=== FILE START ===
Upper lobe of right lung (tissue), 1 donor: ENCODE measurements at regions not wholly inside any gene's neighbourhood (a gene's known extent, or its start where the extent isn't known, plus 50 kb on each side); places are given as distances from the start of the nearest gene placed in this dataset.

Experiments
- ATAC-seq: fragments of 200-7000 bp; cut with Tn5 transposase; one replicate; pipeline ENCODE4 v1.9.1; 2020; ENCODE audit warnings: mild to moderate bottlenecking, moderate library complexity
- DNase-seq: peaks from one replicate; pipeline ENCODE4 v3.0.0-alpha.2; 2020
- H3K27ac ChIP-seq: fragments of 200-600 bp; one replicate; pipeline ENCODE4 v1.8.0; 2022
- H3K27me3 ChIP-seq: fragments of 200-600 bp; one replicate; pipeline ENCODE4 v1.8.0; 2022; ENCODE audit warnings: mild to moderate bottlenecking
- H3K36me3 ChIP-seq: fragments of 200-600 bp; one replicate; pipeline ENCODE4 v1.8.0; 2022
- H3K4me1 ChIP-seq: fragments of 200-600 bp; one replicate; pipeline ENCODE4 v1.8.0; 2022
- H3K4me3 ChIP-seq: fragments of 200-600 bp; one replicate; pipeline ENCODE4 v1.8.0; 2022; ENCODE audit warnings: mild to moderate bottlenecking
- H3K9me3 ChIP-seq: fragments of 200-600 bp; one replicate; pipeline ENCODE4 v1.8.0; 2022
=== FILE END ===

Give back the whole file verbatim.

Upper lobe of right lung (tissue), 1 donor: ENCODE measurements at regions not wholly inside any gene's neighbourhood (a gene's known extent, or its start where the extent isn't known, plus 50 kb on each side); places are given as distances from the start of the nearest gene placed in this dataset.

Experiments
- ATAC-seq: fragments of 200-7000 bp; cut with Tn5 transposase; one replicate; pipeline ENCODE4 v1.9.1; 2020; ENCODE audit warnings: mild to moderate bottlenecking, moderate library complexity
- DNase-seq: peaks from one replicate; pipeline ENCODE4 v3.0.0-alpha.2; 2020
- H3K27ac ChIP-seq: fragments of 200-600 bp; one replicate; pipeline ENCODE4 v1.8.0; 2022
- H3K27me3 ChIP-seq: fragments of 200-600 bp; one replicate; pipeline ENCODE4 v1.8.0; 2022; ENCODE audit warnings: mild to moderate bottlenecking
- H3K36me3 ChIP-seq: fragments of 200-600 bp; one replicate; pipeline ENCODE4 v1.8.0; 2022
- H3K4me1 ChIP-seq: fragments of 200-600 bp; one replicate; pipeline ENCODE4 v1.8.0; 2022
- H3K4me3 ChIP-seq: fragments of 200-600 bp; one replicate; pipeline ENCODE4 v1.8.0; 2022; ENCODE audit warnings: mild to moderate bottlenecking
- H3K9me3 ChIP-seq: fragments of 200-600 bp; one replicate; pipeline ENCODE4 v1.8.0; 2022